The beauty of a bandish

Begum Parveen Sultana performing at Spic Macay’s Anubhav 3   | Photo Credit: SPIC MACAY

Listening to some of the classical music performances held as part of Anubhav-3, the online convention of Spic Macay to celebrate India’s 75th year of Independence, one realised the importance of compositions in the context of refining the mind and spirit that takes place in the pursuit of raag-vidya. Access to the timeless compositions of the Carnatic Trinity from childhood is a blessing for Carnatic musicians. It develops their understanding of the sahitya and the inherent emotion in them. This could enhance their musical expression when they undergo training. This was proved by vidwan T.V. Shankaranarayanan and violin exponent A. Kanyakumari.

Similarly, the bandish (composition) is one of the most intriguing devices to sum up a raag through musical and lyrical nuances. . It is easy to distinguish between a singer whose approach to music is academic and one who goes beyond grammar and syntax to embrace the beauty of the lyrics. Besides systematic training, an aspiring artiste should keep his ear open to all kinds of music — folk, classical and semi-classical. The performances by Begum Parveen Sultana, vidushi Ashwini Bhide Deshpande, Pt. Venkatesh Kumar and Prof. Ritwik Sanyal reiterated this strongly.

Bhava-rich renditions

Opening with raag Yaman on the inaugural evening, Begum Parveen Sultana rendered ‘Aaj mangal gao,’ the bada khayal set to slow tempo of Ektaal and the popular Teentaal bandish, ‘Kal na pare, mori aali.’ She brought out the essence of the raag elaborating the bandish with bol-badhat to boltaan followed by sargam and aakar taans. Even the concluding tarana in Yaman resembled the popular bandish, ‘Main vaari vaari jaaun preetam pyaare’. The thumri in Khamaj, ‘Nadiya kinare mora gaanv’, the bhajan ‘Ram bina na kachhu hoye’ and, on popular demand, the Mishra Bhairavi ‘Bhavaani Dayaani’ were all, of course, shabda-pradhaan’ offerings, where the emotional outpouring delighted the audience along with the rasa-bhava.

Ashwini Bhide Deshpande

Ashwini Bhide Deshpande   | Photo Credit: SUSHIL KUMAR VERMA

Ashwini Bhide Deshpande, whose voice has the delicate touches of breath and inflection that make raags come alive, opened the overnight concert with a soulful rendition of Jhinjhoti. The slow Jhaptaal bandish, ‘Mahadeva Shankar’, rendered with perfect enunciation, had the bol-badhat exploring each word of the traditional composition as if invoking Shiva with fervour. The following tarana in Drut Teentaal with its ‘sam’ on the tuneful taar shadja was a fine transition from Jhaptaal to Teentaal.

Next came the popular Miyan Malhar bandish, ‘Bol re papihara’, famous from the film Guddi, which the singer explained is a 350-year-old bandish composed by Sadarang. She also sang a Drut Ada Chautal bandish by the same composer and in the same raag with an altogether different flavour. This underlined how two bandishes in the same raag may focus on different aspects, evoking contrasting moods. She concluded with a Kabir Nirgun bhajan and one felt her love for the lyrics all through the performance.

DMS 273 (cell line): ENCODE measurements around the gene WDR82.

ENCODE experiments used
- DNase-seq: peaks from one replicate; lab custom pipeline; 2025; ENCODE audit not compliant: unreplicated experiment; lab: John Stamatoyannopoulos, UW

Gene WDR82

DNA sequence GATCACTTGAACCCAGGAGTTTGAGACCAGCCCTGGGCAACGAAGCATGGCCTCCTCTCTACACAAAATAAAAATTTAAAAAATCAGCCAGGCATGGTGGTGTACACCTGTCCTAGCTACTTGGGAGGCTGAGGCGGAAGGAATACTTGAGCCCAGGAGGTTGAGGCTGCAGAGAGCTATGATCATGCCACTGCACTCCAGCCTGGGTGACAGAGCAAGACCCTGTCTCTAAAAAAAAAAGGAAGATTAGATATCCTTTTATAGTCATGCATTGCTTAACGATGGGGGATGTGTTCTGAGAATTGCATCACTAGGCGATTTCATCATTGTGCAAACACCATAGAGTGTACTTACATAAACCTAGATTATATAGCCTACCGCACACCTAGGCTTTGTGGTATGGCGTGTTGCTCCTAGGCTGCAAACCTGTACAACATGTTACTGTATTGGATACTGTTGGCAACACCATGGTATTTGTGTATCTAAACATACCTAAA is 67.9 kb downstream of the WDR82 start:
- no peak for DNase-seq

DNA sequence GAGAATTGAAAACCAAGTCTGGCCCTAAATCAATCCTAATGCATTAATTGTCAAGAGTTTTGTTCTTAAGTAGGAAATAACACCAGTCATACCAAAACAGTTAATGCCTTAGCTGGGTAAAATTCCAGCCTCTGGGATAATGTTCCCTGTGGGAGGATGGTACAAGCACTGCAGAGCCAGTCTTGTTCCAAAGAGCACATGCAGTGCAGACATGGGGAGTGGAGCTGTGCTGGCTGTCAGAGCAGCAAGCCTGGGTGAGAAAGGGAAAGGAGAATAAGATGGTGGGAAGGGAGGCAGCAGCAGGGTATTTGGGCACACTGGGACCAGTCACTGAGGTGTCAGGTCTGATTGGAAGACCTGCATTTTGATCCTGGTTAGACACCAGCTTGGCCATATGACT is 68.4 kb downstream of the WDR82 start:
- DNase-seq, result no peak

Pt. Venkatesh Kumar

Pt. Venkatesh Kumar   | Photo Credit: Spic Macay

Masterly delineation

How a bandish is rendered reflects how the artiste perceives the raag. Pt. Venkatesh Kumar proved this with his masterly rendition of Lalit, Jaunpuri and Deshkar, and finally a Kannada bhajan; although the selection of raags made it sound like a morning concert rather than the midnight when the concert was streamed.

Apart from being a melodic interpretation of a raag, the lyrical content of a bandish often does not inspire engagement because the quality of a bandish is never judged by its lyrics. This was felt with the nonchalant renderings of raags Bhairav and Bairagi by Pt. Prabhakar Karekar although the Nirgun bhajan ‘Ek sur charachar chhayo’ and the Bhairavi bandish ‘Murali wale Shyam’ showed some involvement of the vocalist with the lyrics too.

Ritwik Sanyal

Ritwik Sanyal   | Photo Credit: Spic Macay

Prof. Ritwik Sanyal, the final artiste of the overnight concert, took the stage in the early hours of the morning and very thoughtfully chose the Dhruvapada, ‘Naad-shruti brahma-muhurta mein pargat bhayo’ set to Chartaal in raag Lalit, preceded with a detailed aalapchari of dhrupad ang. Ably accompanied on the pakhawaj by Ankit Parikh, he concluded with a Sooltaal nandish in raag Bhathiyar ‘Bhajman Ram naam, tribhuvan taaran’ and carried the sublime ‘Anubhav’ to its climax.

Over 15,000 young participants experienced the richness of the arts, not just through these performances but also through the intensive workshops conducted by renowned musicians, dancers and award-winning craftspersons for the occasion.

The Delhi-based writer specialises in classical music.

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Printable version | Dec 7, 2021 4:10:58 PM |

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